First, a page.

ONCE known as a tikina that was involved in marijuana cultivation in the country, Natewa in Cakaudrove is working towards painting a better picture for its future generations.
August 30 was a day that will be remembered by the youths of the tikina of Natewa as they converged at Nadavaci Village to celebrate National Youth Day.
It was indeed a day of celebration as 300 youths from seven villages shared ideas, experiences and dreams they had in reaching their goals in life.
Twenty-six-year-old Petero Waqa is the president of the Tikina o Natewa youth organisation and has bigger dreams to follow in pursuit of a more successful and crime free tikina.
The hardworking youth advocate dropped out of the Fiji College of Agriculture in Koronivia because of financial difficulties and returned to his island home to take up farming for a living.
"It has been challenging for my family all those years and being the youngest in a family of four siblings, I had to live up to the expectations of my family," Petero said.
He defied all odds when he started his own farm with of course the knowledge and expertise that he learnt from Koronivia.
"I have already planted about 500 dalo and 300 yaqona plants and like the other youths in the tikina, we all plan to grow bigger and better so that we are able to meet the demands of our families."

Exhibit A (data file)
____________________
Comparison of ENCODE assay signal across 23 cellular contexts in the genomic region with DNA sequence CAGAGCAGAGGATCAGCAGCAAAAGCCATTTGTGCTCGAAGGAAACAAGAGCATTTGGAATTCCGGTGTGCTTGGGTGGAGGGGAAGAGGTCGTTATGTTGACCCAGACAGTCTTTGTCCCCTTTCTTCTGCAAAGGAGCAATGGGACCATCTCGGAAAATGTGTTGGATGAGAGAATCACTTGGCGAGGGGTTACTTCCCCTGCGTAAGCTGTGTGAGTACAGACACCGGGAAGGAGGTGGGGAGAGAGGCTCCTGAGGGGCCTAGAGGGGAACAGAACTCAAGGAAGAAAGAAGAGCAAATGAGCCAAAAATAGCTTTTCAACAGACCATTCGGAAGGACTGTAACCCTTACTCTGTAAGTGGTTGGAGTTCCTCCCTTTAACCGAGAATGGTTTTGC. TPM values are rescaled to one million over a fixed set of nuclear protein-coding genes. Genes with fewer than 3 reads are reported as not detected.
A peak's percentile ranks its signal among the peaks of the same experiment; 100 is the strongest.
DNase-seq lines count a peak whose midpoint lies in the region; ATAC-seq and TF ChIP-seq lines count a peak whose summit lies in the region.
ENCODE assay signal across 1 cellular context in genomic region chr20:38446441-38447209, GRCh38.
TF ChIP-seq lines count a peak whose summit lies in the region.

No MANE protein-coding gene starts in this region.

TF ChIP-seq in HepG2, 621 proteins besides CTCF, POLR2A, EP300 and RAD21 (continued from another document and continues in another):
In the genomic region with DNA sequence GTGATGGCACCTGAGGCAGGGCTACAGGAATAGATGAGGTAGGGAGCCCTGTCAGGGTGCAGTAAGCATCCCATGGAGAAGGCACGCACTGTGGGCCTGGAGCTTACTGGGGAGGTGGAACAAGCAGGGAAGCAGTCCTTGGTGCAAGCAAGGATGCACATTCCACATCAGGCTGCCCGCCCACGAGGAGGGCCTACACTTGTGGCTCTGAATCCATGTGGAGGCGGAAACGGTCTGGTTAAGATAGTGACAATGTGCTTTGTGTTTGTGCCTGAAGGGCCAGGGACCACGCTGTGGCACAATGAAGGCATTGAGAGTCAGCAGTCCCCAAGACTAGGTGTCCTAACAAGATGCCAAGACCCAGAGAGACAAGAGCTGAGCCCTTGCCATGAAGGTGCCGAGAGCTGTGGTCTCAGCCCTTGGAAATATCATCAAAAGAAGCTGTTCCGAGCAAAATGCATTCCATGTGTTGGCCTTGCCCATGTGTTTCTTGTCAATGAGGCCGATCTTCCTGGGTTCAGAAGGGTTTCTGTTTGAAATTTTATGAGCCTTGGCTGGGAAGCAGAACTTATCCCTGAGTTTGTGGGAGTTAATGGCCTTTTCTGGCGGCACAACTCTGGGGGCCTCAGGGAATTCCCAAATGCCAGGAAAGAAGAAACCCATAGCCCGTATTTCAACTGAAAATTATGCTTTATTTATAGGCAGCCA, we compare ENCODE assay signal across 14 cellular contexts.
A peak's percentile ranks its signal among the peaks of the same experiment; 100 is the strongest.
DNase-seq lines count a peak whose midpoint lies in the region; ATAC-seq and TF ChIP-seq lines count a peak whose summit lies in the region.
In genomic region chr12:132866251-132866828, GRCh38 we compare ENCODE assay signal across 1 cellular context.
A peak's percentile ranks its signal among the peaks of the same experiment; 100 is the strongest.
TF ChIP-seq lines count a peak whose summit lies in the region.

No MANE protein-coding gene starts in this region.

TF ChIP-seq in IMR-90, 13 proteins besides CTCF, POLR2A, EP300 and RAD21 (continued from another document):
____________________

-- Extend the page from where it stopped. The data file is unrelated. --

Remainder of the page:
According to the Youth Advisor for the tikina and retired permanent secretary for Youth and Sports, Poasa Ravea, the youths of Natewa have been pro-active and working hard to ensure that they meet the criteria that have been set out by the bigger committee.
"There is no doubt that agriculture is the mainstay of the economy and this is an area that young people need to direct their energy and resources to," said Mr Ravea.
"Hence the idea to join the bandwagon about three years ago to celebrate National Youth Day to try and encourage the youths with their farming programmes as well as helping them realise that they have great potential to do better in life.
"Youths at this point in time matter the most because of the fact that they are rising up as leaders of tomorrow and we need them to play their roles seriously and set good examples for those that are still climbing up the ladder."
Senior Agriculture Officer (Cakaudrove) Esava Tuimoala says youth groups in Natewa have also been assisted under the Department of Agriculture's programmes which have been entailed to lift their standard of living.
"Basically, government is done with the hand-out systems and those applying for assistance should meet the criteria and guidelines that have been set," said Mr Tuimoala. "We felt that these six youth groups in the tikina had proved themselves so they were assisted with farm house materials as well as agro-inputs and they have definitely grown from strength to strength."
According to Mr Tuimoala, yaqona and coconuts are the economic drivers in Cakaudrove and youths need to be empowered to step up and increase their present production.
"Yaqona, as we all know, is a long-term crop and takes years to harvest so we are also trying to encourage the revitalisation of the coconut farms as most of the standing coconut trees are not producing enough nuts because of the fact that they are quite old," Mr Tuimoala said.